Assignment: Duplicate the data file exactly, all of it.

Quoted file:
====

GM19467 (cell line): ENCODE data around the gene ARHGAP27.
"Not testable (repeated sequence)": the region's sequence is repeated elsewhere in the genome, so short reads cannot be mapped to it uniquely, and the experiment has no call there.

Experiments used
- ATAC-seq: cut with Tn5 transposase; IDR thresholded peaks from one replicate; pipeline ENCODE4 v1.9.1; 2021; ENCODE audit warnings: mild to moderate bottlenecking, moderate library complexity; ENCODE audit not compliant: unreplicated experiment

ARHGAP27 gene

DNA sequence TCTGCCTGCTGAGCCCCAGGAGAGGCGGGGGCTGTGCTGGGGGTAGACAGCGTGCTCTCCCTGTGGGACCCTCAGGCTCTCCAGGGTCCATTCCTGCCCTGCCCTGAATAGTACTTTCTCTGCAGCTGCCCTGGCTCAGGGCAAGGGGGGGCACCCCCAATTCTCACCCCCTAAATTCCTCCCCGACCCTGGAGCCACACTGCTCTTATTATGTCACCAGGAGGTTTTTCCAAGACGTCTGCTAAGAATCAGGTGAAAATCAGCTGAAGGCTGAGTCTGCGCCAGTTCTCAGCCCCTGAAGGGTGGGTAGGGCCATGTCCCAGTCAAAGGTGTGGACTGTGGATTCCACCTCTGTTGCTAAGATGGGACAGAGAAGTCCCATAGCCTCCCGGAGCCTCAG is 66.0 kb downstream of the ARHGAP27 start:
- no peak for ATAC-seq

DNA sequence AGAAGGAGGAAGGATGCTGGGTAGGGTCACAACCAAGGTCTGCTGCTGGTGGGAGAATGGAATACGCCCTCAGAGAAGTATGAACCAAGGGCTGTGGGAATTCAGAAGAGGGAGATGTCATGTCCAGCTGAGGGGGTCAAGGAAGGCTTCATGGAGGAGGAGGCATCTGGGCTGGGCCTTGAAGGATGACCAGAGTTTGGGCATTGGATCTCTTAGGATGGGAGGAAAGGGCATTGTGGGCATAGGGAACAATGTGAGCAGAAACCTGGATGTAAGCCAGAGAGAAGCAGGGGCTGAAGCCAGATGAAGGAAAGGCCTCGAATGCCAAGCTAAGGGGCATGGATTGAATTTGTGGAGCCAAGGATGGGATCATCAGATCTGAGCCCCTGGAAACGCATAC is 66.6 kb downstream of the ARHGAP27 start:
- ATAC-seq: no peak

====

GM19467 (cell line): ENCODE data around the gene ARHGAP27.
"Not testable (repeated sequence)": the region's sequence is repeated elsewhere in the genome, so short reads cannot be mapped to it uniquely, and the experiment has no call there.

Experiments used
- ATAC-seq: cut with Tn5 transposase; IDR thresholded peaks from one replicate; pipeline ENCODE4 v1.9.1; 2021; ENCODE audit warnings: mild to moderate bottlenecking, moderate library complexity; ENCODE audit not compliant: unreplicated experiment

ARHGAP27 gene

DNA sequence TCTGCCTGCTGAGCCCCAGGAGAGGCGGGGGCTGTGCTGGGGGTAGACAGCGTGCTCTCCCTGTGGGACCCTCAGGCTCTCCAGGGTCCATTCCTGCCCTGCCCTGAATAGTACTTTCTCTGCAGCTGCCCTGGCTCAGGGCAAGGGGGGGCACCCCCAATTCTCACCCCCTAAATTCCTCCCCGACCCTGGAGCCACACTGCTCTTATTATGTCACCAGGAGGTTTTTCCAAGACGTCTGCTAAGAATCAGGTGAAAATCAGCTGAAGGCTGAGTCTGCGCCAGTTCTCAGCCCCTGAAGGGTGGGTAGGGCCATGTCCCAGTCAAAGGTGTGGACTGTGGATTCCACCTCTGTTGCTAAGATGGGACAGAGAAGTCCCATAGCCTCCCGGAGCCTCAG is 66.0 kb downstream of the ARHGAP27 start:
- no peak for ATAC-seq

DNA sequence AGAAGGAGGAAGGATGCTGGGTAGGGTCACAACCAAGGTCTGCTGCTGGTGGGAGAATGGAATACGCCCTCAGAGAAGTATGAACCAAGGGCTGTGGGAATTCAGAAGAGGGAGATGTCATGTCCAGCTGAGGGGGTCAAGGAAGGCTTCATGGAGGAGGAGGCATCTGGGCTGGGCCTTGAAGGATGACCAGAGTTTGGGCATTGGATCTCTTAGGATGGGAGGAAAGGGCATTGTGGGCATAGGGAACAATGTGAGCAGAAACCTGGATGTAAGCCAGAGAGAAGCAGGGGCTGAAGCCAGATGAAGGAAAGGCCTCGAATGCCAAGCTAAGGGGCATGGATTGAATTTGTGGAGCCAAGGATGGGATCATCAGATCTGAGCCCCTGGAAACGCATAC is 66.6 kb downstream of the ARHGAP27 start:
- ATAC-seq: no peak